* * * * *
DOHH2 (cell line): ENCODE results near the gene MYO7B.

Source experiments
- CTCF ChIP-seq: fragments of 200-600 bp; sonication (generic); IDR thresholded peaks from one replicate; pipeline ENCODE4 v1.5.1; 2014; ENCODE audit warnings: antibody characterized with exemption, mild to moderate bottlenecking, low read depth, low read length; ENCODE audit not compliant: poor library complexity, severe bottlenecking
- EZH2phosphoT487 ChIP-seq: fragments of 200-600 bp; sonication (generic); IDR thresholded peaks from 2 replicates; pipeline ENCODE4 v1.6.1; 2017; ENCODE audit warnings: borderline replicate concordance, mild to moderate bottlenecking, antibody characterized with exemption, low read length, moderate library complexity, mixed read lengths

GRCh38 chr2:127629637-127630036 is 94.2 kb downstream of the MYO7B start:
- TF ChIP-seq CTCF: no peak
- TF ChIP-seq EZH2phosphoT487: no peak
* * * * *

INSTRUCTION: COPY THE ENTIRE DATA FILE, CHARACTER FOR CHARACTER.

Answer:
DOHH2 (cell line): ENCODE results near the gene MYO7B.

Source experiments
- CTCF ChIP-seq: fragments of 200-600 bp; sonication (generic); IDR thresholded peaks from one replicate; pipeline ENCODE4 v1.5.1; 2014; ENCODE audit warnings: antibody characterized with exemption, mild to moderate bottlenecking, low read depth, low read length; ENCODE audit not compliant: poor library complexity, severe bottlenecking
- EZH2phosphoT487 ChIP-seq: fragments of 200-600 bp; sonication (generic); IDR thresholded peaks from 2 replicates; pipeline ENCODE4 v1.6.1; 2017; ENCODE audit warnings: borderline replicate concordance, mild to moderate bottlenecking, antibody characterized with exemption, low read length, moderate library complexity, mixed read lengths

GRCh38 chr2:127629637-127630036 is 94.2 kb downstream of the MYO7B start:
- TF ChIP-seq CTCF: no peak
- TF ChIP-seq EZH2phosphoT487: no peak